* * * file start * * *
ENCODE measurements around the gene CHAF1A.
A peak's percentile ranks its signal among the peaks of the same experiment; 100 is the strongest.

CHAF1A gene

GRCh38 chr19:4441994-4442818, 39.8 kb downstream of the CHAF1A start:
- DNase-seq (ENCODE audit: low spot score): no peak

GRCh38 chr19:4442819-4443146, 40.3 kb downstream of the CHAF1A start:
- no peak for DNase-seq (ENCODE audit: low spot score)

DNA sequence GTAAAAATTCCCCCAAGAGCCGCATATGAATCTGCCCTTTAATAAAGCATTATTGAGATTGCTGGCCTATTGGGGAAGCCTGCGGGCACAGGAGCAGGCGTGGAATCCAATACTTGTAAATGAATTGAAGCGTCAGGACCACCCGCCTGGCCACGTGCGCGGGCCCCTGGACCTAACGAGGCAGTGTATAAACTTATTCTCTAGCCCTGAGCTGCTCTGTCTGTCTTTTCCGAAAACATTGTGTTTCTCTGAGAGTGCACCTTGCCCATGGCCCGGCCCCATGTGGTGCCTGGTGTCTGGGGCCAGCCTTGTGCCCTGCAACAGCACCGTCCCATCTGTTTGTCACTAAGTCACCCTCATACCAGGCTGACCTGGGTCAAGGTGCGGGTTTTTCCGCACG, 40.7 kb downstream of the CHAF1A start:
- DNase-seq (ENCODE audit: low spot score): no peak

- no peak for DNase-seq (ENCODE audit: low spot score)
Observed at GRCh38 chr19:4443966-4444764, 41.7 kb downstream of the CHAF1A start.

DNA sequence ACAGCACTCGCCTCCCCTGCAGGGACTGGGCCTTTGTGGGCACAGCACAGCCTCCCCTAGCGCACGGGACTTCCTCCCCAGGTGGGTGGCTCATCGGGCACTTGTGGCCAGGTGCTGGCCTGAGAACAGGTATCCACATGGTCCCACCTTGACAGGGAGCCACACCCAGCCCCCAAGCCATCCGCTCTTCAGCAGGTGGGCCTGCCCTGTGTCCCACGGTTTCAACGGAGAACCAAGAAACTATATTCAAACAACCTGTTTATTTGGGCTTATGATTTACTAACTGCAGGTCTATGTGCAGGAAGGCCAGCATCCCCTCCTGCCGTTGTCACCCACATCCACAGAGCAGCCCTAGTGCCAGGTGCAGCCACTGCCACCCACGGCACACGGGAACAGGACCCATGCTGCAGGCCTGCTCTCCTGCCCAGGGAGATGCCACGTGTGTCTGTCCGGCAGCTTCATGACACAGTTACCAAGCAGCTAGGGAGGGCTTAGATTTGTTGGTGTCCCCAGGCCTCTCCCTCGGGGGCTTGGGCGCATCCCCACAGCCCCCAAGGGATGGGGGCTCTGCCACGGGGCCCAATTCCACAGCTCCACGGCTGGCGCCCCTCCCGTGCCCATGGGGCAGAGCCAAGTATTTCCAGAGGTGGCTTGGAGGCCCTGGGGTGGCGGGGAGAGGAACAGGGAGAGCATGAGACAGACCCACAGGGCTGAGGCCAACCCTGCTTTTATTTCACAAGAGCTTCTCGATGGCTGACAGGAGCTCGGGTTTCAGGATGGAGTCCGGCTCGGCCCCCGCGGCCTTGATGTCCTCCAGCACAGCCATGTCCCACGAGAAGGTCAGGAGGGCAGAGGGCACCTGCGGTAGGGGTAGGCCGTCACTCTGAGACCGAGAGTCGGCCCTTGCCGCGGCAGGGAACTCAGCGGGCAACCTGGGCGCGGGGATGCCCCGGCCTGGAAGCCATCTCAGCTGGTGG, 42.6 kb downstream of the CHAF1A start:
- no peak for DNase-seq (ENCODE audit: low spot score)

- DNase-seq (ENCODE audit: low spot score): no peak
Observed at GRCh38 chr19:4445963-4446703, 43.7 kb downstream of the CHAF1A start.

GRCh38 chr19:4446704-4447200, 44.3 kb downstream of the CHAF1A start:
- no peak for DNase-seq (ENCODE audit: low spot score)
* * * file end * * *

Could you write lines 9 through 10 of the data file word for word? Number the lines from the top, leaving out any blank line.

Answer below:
- DNase-seq (ENCODE audit: low spot score): no peak

- no peak for DNase-seq (ENCODE audit: low spot score)